Innovative Strategies that Helped Tickit Health Scale in the Healthcare Industry

On December 5, 2017, I had the privilege of representing Tickit Health at TechVancouver, an event which brings together some of Vancouver’s leading tech innovators and enthusiasts every month. I was asked to give a 5-minute, TED-style presentation on some of the strategies we used at Tickit Health to build a innovative digital product, and a strong company culture to support that product.

Healthcare is a risk averse, highly regulated, slow moving sector, where innovation can be challenging. As I reflected on Tickit Health, there were some important strategies that helped us move forward as a company in the healthcare industry.  


1. Know the industry deeply

My 25 years in clinical practice in Adolescent Medicine allowed me access and knowledge to the complexities and drivers in the healthcare system. We knew healthcare is risk averse, highly regulated, and slow moving, and understood the stakeholders, decision makers, the vision of healthcare organizations. But most importantly, we understood and were empathetic to their challenges and constraints.

2. Lead with design

Our mandate was that patients and our clients, the managers and healthcare providers, were people first. So, technology had to work for people, be “person-friendly”, rather than the other way around, which is the status quo for many EMR records and other hospital technology.

We acted on this strategy using design first principles, including:

Communication design with the desire for inclusivity - using clear language principles, usability design, understanding the challenges of health and overall literacy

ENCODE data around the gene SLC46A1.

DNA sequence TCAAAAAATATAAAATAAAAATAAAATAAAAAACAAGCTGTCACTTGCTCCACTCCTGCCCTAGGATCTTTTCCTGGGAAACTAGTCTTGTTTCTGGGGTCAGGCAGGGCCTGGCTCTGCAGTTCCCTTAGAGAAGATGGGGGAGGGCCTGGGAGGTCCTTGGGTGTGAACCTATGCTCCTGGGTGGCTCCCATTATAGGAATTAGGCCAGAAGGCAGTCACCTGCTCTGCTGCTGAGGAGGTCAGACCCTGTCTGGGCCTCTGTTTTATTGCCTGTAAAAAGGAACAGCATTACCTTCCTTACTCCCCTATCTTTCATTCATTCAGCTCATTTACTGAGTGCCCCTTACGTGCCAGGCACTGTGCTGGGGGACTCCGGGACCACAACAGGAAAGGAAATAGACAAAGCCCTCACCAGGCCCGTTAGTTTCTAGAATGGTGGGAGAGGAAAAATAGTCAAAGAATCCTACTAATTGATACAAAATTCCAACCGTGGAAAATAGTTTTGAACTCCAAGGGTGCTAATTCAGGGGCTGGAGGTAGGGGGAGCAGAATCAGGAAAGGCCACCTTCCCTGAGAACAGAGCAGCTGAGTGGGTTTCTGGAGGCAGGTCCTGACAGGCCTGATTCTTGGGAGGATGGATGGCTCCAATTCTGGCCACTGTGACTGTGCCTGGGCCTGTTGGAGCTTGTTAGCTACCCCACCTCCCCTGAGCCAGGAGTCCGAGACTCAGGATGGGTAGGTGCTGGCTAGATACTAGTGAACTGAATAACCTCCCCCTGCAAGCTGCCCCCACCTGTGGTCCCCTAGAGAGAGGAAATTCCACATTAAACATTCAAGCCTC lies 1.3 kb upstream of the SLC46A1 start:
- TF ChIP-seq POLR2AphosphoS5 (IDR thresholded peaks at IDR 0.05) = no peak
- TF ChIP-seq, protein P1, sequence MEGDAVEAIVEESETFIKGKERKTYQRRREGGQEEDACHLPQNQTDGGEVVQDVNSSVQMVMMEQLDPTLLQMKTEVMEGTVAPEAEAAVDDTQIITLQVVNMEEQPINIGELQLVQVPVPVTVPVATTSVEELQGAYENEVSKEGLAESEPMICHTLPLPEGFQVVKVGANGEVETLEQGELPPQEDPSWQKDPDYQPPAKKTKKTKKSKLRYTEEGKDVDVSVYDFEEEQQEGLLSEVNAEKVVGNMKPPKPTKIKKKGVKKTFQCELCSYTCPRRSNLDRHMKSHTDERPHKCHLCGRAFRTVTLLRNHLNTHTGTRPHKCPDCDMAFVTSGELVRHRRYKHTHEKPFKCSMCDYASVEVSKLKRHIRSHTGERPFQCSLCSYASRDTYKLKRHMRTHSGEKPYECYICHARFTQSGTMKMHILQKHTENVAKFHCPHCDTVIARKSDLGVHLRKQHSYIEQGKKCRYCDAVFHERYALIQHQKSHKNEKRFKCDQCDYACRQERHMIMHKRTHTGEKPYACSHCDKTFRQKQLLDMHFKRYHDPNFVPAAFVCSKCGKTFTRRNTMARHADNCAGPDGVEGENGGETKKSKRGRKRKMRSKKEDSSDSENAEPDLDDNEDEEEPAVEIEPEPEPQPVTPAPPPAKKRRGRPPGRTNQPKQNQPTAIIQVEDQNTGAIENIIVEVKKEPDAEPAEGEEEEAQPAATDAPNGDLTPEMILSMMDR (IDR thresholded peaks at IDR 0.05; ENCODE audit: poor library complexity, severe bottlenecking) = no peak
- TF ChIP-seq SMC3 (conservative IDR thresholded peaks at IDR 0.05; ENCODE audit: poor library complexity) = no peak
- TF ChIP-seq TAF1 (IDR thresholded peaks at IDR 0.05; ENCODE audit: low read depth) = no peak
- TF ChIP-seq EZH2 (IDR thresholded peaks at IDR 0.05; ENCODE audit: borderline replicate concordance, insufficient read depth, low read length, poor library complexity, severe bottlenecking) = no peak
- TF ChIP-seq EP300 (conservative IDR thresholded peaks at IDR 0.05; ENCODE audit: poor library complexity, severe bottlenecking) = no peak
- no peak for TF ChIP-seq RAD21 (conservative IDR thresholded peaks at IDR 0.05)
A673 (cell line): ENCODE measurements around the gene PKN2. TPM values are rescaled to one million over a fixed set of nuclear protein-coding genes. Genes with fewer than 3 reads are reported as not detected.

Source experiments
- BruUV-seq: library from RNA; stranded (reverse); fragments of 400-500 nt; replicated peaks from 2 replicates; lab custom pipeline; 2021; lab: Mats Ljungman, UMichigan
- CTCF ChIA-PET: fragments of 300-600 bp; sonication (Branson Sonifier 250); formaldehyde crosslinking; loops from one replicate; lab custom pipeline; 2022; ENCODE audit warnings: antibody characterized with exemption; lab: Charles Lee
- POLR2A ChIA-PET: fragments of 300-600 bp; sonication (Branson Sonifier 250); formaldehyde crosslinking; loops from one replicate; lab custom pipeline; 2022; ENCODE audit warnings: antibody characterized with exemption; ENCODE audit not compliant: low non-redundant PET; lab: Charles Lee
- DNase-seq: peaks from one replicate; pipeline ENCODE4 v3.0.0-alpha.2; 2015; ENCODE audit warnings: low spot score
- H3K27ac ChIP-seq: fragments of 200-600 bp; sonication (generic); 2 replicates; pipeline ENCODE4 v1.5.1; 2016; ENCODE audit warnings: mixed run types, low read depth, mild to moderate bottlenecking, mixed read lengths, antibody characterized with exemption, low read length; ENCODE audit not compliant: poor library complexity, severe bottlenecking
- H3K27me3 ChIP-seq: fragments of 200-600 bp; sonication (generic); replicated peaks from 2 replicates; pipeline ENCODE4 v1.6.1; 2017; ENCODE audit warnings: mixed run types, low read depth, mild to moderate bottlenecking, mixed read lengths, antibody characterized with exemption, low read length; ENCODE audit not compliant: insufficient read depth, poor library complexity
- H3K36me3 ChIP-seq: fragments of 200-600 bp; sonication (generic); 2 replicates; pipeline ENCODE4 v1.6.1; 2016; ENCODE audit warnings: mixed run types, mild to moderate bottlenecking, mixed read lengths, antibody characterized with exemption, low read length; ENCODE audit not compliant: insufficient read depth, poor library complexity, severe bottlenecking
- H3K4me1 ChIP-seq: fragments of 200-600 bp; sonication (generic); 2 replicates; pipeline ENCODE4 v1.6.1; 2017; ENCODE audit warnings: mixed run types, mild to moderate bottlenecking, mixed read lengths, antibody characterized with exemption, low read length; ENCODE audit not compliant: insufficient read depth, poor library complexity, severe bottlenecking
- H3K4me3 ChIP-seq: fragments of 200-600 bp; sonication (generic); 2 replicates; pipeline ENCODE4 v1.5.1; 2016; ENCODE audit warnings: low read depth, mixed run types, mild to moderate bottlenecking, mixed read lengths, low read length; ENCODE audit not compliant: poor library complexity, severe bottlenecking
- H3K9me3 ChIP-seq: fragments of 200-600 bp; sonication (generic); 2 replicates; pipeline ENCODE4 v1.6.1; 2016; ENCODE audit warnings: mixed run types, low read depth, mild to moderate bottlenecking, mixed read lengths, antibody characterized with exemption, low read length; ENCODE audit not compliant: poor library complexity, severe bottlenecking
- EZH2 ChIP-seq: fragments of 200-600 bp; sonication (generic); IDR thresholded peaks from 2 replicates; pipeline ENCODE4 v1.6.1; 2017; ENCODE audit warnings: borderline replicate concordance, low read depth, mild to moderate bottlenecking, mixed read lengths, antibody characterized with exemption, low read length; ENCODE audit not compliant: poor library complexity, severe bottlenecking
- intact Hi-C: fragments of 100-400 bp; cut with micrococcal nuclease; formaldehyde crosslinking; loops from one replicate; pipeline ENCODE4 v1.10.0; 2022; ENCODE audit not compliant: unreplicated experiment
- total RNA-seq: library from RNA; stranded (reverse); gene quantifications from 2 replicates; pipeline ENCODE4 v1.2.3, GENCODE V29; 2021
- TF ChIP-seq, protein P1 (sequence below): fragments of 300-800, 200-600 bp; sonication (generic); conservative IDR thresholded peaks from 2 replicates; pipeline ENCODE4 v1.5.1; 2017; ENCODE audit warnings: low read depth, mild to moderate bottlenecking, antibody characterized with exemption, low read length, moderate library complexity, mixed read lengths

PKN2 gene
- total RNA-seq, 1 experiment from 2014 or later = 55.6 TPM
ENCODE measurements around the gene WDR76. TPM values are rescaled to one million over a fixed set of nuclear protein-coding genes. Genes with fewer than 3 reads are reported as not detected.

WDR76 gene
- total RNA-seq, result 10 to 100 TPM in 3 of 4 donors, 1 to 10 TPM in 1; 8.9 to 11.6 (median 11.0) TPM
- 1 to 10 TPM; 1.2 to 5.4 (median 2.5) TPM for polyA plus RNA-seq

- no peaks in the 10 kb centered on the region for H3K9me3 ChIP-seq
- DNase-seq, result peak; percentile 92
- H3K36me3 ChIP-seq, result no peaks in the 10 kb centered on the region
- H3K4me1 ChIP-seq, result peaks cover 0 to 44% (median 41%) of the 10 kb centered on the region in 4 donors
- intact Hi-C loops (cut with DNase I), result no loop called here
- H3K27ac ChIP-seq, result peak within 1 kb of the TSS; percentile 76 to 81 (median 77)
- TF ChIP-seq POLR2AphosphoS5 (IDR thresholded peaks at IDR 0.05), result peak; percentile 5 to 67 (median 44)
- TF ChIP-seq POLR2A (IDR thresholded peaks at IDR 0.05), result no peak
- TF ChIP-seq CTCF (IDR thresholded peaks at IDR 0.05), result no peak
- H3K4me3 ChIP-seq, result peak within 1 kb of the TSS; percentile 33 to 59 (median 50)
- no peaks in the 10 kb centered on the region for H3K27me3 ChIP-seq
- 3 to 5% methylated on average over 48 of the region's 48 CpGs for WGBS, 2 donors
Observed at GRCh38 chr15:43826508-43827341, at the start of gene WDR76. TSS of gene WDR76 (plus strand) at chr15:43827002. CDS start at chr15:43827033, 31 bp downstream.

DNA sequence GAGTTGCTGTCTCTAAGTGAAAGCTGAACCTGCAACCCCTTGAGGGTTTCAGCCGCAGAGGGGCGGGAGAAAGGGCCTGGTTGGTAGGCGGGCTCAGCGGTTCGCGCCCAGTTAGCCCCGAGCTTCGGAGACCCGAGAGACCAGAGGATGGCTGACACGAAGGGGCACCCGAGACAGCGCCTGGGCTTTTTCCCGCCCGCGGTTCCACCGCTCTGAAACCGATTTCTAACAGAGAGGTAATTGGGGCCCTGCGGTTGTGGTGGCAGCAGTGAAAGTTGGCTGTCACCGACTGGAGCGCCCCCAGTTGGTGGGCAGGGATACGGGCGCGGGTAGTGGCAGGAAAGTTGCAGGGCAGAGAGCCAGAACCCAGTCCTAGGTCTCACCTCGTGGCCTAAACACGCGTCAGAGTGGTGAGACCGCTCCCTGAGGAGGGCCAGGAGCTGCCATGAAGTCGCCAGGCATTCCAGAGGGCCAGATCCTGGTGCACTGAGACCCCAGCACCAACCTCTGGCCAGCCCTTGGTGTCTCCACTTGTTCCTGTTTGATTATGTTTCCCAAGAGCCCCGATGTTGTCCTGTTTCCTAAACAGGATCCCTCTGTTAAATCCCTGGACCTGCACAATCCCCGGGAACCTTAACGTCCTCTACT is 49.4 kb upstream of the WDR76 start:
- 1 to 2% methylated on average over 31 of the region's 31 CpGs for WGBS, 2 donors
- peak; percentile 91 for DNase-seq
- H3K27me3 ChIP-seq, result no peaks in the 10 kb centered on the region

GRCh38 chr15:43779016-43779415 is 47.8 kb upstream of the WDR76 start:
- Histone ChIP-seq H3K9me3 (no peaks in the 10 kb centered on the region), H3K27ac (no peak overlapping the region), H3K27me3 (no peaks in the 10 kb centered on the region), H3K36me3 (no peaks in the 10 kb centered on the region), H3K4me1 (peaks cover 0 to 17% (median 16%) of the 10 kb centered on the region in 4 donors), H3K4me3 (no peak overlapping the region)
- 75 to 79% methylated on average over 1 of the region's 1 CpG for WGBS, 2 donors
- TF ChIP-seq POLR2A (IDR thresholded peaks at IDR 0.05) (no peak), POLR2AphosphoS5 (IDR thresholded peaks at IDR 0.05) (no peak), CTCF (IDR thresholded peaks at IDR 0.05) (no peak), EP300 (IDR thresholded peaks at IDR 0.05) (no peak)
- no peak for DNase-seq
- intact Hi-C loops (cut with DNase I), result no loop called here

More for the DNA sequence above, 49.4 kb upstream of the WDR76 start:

Graphic design to make our product stand out by being beautiful and inviting

UX design focussing on ease of use, simplicity, and accessibility (motor and visual). Whether that be for patients, or healthcare professionals.

Environmental design, understanding that each healthcare setting is unique, with respect to layout, workflow and staffing.


3. The importance of processes

One of our early advisors gave us sage advice. He emphasized that the product was only 10% of the business. We needed a company that would support the product to successfully bring us to market. This included bringing together a strong, talented accountable team, and developing a supportive, nurturing culture.

Today, we are very fortunate to have such a diverse team, 16 members strong. With We originate from 9 different countries, speak 14 languages, and 40% of our team are women.


These strategies have proven to be effective and monumental in establishing our company within the global healthcare scene. They are stable building blocks with which to scale and expand our reach to improve patient well-being and care outcomes.

Nina Chen